Barely a trickle from Pulp on their second reunion tour means the remnants of their previous releases are picked over again and again. Hymn of the North may be the only gasp of fresh energy from Jarvis Cocker and company, but the hits are still ripe for the picking. After You was the end of the first reunion, a James Murphy-produced powerhouse which found its footing a decade later, live on stage. It felt shunted around until now, pushed away and pulled at by the hardcore group of fans needing to hear about the express route to Tesco in those fearful nights on the town. It took Pulp over a decade to release a song after We Love Life. At this rate, half an album should be ready by the end of the century. We can only hope.
Eleven years on, then, from We Love Life, and Pulp find their footing immediately. They are back on the fringe, burying themselves deep into the disco wasteland and pumping out trips to Tesco as and when they see fit. From the final parties of Hackney to references to Safeway, the shop replaced by Morrisons back in the late 1980s, there are tinges of old-school Pulp and the youthful spirit which adorned the band pre-His ‘n’ Hers. The inevitable trips to the supermarket chart a course through After You, the punctuality and civility of offering first place to some stranger drooling over the same discount meats. Pulp always has a fear at the heart of their tune, even on the lightest and brightest of them is the sense of clawing claustrophobia. After You has it in buckets.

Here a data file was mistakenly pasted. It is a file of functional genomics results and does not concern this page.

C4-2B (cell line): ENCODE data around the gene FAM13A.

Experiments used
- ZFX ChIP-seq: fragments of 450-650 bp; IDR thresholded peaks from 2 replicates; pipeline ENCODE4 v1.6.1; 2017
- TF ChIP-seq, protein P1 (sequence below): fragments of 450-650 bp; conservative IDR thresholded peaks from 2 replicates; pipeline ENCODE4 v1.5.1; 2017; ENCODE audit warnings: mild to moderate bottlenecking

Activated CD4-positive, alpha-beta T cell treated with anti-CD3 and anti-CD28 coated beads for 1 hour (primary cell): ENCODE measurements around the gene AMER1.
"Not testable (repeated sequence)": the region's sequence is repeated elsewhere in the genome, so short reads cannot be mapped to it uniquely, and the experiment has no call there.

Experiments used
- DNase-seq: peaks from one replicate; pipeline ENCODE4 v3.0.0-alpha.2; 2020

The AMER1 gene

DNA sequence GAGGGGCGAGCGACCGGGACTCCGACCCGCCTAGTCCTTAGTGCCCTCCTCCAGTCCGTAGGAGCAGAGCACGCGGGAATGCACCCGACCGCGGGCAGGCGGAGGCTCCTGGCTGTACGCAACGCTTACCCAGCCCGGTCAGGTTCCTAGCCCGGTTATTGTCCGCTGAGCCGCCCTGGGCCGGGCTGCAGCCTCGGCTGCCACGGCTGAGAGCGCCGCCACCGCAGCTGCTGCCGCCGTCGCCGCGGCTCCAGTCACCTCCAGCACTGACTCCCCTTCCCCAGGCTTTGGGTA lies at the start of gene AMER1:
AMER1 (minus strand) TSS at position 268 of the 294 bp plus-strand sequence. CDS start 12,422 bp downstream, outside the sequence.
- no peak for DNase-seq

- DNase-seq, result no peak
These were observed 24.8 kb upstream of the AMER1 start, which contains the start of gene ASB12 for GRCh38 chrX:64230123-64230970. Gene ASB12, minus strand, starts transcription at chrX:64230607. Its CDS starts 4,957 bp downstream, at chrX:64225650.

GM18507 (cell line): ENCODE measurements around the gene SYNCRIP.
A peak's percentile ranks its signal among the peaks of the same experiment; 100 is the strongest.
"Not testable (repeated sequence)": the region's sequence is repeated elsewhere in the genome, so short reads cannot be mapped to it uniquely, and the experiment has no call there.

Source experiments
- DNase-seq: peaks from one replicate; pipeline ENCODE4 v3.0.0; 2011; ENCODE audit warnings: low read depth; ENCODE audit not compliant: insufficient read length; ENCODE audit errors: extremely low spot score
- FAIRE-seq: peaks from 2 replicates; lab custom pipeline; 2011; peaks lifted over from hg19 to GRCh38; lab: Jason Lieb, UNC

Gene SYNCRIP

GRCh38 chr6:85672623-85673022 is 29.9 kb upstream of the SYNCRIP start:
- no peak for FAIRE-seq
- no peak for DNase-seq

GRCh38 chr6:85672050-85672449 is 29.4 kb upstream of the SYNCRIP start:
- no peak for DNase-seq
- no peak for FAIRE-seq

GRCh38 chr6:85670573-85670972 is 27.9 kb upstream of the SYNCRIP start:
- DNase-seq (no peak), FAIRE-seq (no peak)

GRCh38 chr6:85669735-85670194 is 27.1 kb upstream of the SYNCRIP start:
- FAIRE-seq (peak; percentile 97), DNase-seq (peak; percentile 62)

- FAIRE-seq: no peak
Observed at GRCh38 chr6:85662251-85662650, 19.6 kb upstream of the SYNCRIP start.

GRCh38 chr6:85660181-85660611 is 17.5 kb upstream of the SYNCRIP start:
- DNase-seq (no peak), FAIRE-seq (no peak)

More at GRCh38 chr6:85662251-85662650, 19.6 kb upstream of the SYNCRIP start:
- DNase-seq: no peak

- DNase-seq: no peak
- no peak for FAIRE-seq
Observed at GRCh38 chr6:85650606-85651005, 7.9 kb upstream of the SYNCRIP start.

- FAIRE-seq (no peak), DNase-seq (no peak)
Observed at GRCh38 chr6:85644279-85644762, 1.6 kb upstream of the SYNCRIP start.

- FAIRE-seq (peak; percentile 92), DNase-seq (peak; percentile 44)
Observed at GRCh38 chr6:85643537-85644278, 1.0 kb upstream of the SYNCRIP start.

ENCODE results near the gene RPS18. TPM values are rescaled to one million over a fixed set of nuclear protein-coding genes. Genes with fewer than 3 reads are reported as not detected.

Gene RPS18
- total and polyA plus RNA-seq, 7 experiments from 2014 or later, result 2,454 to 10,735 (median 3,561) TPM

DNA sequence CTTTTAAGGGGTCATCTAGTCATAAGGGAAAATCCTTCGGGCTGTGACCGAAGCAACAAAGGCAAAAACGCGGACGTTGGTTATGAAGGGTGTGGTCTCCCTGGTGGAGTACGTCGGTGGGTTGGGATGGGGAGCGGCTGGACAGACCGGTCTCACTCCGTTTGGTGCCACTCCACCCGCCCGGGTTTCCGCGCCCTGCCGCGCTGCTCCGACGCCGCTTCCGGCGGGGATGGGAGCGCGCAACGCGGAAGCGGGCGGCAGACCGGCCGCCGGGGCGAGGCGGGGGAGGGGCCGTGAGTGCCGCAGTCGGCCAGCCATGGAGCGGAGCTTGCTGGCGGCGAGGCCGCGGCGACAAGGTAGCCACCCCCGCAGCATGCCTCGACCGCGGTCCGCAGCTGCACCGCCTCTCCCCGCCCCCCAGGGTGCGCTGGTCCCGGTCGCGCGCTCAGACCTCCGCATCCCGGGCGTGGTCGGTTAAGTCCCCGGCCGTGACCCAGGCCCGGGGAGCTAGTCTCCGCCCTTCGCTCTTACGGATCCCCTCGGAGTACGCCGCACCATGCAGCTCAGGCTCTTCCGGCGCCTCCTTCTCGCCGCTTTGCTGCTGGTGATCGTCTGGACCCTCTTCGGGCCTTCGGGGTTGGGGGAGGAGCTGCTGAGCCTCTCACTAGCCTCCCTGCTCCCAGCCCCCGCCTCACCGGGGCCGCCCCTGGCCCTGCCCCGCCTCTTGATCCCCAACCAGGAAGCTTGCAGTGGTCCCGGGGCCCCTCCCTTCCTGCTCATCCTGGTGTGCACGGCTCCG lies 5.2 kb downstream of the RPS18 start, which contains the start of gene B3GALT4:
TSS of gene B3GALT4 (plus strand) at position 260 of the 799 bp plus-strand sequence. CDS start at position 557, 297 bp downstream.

From its bottled freedom in the opening two lines, the horses run free but it feels anything but for those who find themselves relating to After You. An endless stream of repetition fits the bill nicely, the title repeated over and over in this endless loop of slimy manners which insist on putting a foot behind someone just behind you. Still the same sexed-up witticisms from Cocker pour through, the acceptance of nudity piled right next to gravestones a chilling reminder of the carousel-living which takes place in After You and the world around it. Clubs for cheap meal deals, bars for booze in the off license and going out to hook up replaced by this senseless notion of meeting someone in the 7-11. Pulp mature but their seediness remains intact, and gloriously so.
Is this the closest collaboration listeners will get between Pulp and LCD Soundsystem? Absolutely. The fine line is crossed with handclaps and brief bouts of percussion as Murphy takes up the reigns of minor instruments and Pulp sound as though they have not missed a beat. It did not even crack the Top 100, but such is the story of Pulp. Their best works never made it to the top spot, so why would a Murphy-featuring masterclass fare any better in the grim and glum arena of pop? A lot has changed since Pulp found themselves kissing the underside of the top spot, yet Cocker and company maintain the same tones, tunes and styles which brought them in touching distance of Number One all those years ago. After You is one of their many songs to paint the picture of the charts as arbitrary ranking, rather than a genuine accolade handed to the most deserving.